Earlier this year, against strong opposition from legal circles, MacAskill led the way in removing the principle of corroboration, the requirement that more than a single piece of evidence was necessary to secure a conviction, from criminal trials.
The centralisation of policing under Police Scotland has been accompanied by an explosion in stop-and-search incidents. According to figures obtained through a freedom of information request, 640,000 stop-and-searches were carried out in Scotland in 2013. In a country with a population of just five million, this equates to around 12 percent of the total population.
According to reports in the Herald newspaper in July, officers are pressured by police management to increase stop-and-search numbers.
The invasive measure is targeting the most vulnerable, with over 26,000 incidents of children under the age of 14 being searched in 2013. Police have the power to search individuals without any suspicion of a criminal offence.
In comments to the Guardian in January, MacAskill was unapologetic in his defence of the police. “It’s about being proactive, about preventing crime happening in the first place and it’s reasonable and proportionate. I don’t accept that it’s discriminatory. It’s quite clear and self-evident that crime is disproportionately perpetrated by young people.”
MacAskill’s outrageous labelling of all young people as potential criminals completely ignores the terrible social and economic conditions faced by the vast majority of the population across Scotland and the rest of Britain. By implementing its share of the Conservative-Liberal Democrat coalition’s austerity measures, his SNP administration has presided over a deepening of social inequality and a growth in poverty rates and food bank usage.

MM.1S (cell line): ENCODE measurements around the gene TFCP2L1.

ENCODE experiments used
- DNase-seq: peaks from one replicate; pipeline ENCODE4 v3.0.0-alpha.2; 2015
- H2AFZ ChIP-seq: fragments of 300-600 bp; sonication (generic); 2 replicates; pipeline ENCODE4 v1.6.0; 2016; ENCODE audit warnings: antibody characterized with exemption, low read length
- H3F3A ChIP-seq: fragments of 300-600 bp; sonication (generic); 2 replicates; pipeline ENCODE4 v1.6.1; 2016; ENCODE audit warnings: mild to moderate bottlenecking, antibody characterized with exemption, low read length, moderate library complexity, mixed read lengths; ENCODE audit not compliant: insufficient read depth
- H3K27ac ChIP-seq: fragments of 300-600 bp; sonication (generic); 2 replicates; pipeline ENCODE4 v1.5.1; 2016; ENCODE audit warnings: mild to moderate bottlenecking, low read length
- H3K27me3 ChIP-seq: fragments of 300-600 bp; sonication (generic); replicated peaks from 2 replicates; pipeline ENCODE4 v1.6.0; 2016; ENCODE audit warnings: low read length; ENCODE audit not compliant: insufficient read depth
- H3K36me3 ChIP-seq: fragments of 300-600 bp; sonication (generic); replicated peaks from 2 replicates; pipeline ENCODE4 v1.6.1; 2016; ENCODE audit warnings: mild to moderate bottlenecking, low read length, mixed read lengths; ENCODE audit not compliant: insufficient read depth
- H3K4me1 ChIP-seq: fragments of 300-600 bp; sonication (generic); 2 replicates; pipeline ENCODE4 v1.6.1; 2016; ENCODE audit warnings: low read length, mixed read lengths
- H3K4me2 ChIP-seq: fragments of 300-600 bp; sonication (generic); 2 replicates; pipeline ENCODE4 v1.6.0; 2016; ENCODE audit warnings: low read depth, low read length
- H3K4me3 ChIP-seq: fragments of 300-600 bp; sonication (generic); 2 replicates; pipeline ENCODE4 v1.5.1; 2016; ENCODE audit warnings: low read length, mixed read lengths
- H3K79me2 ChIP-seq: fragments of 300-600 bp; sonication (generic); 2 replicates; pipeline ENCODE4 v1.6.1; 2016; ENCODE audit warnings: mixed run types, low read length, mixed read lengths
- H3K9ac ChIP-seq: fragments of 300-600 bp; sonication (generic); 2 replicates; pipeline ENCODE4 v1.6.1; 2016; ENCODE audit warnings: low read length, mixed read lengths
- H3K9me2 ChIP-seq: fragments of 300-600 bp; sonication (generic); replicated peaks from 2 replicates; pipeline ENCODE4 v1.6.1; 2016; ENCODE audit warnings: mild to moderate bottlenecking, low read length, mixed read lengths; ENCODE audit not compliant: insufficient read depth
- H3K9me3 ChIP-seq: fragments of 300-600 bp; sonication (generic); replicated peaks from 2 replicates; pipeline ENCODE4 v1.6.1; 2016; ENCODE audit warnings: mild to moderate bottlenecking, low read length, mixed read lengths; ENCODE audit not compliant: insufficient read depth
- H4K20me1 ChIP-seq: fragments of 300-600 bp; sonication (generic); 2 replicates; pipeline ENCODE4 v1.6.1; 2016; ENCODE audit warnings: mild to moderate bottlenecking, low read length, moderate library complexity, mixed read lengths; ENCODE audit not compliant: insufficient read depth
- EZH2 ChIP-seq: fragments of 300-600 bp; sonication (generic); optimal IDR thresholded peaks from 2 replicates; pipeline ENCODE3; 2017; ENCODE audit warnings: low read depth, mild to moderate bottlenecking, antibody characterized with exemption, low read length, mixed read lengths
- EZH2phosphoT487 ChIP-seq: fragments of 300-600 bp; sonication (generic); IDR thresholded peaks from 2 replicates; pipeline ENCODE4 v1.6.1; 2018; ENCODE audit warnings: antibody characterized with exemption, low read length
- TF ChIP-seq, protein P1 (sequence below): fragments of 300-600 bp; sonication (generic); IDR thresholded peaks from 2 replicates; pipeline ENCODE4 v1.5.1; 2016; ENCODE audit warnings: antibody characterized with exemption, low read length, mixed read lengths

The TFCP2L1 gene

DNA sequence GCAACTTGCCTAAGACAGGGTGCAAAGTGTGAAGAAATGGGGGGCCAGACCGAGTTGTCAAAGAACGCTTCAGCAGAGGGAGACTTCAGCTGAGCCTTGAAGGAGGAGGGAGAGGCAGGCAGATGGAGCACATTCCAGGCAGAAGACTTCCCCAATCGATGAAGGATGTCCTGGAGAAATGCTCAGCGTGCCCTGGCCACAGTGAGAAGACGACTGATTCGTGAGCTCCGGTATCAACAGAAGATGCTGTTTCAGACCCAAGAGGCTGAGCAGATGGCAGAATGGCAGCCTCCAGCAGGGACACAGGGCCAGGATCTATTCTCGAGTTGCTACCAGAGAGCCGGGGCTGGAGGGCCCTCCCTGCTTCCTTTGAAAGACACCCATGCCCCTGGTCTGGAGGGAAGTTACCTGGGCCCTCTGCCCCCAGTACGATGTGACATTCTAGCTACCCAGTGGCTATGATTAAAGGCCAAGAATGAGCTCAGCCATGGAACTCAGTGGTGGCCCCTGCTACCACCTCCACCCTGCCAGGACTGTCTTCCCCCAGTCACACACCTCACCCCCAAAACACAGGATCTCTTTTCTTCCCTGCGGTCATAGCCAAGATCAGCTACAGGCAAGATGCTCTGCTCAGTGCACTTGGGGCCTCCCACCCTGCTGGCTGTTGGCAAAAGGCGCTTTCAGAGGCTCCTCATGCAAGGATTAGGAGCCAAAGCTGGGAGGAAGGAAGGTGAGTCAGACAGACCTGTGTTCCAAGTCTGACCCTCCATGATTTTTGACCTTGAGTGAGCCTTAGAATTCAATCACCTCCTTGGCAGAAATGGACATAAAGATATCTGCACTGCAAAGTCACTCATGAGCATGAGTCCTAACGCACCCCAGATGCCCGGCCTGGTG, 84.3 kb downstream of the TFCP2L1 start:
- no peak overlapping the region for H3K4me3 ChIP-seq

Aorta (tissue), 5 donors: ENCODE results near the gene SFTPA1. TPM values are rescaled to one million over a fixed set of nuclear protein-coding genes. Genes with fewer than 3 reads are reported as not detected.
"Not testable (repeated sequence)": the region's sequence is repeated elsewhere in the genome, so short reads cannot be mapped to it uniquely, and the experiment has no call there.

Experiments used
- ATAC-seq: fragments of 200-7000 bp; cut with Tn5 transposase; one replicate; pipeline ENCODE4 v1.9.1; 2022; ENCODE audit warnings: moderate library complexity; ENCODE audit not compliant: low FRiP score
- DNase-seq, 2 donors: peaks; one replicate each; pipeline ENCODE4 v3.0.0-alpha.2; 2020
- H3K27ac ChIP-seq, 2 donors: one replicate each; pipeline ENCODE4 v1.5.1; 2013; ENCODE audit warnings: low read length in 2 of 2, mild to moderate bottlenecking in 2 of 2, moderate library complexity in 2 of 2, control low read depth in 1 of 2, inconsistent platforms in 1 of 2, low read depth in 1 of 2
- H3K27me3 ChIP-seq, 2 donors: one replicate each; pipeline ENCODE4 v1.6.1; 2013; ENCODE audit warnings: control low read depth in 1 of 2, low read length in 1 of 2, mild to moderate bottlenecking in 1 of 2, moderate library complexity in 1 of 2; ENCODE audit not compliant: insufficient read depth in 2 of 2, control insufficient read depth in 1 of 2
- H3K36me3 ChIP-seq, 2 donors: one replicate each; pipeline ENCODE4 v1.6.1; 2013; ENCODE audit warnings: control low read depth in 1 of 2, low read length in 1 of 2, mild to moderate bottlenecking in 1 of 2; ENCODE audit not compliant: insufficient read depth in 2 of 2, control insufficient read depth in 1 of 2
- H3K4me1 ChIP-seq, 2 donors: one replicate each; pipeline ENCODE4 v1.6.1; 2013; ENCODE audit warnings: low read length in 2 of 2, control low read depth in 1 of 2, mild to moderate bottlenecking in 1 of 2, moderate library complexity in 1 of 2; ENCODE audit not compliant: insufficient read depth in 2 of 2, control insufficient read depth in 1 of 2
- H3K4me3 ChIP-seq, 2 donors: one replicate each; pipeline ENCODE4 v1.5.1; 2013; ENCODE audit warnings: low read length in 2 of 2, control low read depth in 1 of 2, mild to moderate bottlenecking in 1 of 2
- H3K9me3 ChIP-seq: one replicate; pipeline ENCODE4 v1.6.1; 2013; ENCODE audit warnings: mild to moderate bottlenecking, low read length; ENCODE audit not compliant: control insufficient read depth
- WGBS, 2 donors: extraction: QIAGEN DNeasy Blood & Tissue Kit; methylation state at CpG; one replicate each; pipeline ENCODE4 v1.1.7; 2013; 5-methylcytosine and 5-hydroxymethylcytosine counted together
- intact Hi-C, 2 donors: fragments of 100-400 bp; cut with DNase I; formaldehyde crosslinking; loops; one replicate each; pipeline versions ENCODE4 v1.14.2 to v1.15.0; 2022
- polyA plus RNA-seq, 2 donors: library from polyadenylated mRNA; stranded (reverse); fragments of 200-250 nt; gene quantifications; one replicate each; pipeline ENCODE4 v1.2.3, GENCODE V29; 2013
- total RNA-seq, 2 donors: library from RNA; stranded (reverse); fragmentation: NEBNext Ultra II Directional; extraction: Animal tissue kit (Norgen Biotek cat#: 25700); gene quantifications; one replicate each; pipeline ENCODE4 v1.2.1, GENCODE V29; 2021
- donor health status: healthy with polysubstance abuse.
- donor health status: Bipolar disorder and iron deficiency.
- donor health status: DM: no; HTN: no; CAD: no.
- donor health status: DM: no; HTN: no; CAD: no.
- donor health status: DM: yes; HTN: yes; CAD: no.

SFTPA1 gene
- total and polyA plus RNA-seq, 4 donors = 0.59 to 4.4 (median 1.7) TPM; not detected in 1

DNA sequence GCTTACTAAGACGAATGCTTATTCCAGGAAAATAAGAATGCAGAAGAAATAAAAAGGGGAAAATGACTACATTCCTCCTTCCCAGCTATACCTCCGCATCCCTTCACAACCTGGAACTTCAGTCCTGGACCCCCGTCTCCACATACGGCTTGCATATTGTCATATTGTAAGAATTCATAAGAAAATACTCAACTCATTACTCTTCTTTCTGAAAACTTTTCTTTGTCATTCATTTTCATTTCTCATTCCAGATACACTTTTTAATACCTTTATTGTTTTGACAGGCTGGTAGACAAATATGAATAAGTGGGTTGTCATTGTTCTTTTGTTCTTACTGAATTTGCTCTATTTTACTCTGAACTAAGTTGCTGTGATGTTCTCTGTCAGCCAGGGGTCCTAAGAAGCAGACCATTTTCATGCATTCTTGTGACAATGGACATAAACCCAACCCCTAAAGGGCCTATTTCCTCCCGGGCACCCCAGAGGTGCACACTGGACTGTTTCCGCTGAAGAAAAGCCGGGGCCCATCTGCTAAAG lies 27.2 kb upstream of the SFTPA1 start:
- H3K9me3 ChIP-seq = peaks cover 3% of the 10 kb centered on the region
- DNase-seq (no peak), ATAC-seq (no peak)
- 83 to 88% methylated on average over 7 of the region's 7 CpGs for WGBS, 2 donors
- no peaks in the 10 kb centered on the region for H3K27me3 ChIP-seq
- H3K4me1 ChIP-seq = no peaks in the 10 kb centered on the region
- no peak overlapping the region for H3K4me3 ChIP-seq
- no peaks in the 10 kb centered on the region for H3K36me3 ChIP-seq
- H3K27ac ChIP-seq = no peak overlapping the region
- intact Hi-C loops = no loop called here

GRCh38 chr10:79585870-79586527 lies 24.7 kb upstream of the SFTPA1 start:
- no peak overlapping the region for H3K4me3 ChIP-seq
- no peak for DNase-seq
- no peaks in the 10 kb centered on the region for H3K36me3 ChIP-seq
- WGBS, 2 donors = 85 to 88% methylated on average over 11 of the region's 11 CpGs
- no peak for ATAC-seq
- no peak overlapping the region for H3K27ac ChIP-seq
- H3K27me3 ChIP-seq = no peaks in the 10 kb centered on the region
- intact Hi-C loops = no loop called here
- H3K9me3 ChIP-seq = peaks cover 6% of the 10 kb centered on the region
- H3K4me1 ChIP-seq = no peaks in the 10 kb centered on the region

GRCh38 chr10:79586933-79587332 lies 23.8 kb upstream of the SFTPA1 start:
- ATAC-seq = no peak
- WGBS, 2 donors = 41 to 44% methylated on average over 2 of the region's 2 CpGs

This social reality is directly linked to the strengthening of the forces of law and order. In the current referendum campaign, the SNP has expressed unflinching support for the European Union. This means an acceptance of the stability pact criteria that have been used to impose brutal austerity across the continent.
The SNP’s authoritarian move has hardly been mentioned by the official “No” campaign, Better Together, other than a few token criticisms of MacAskill. Labour, the Conservatives and the Liberal Democrats have all supported a vast expansion of police powers in Britain, above all through the implementation of anti-terror legislation. The establishment of a vast surveillance apparatus, incorporating the police and intelligence services, has been backed by all the major parties.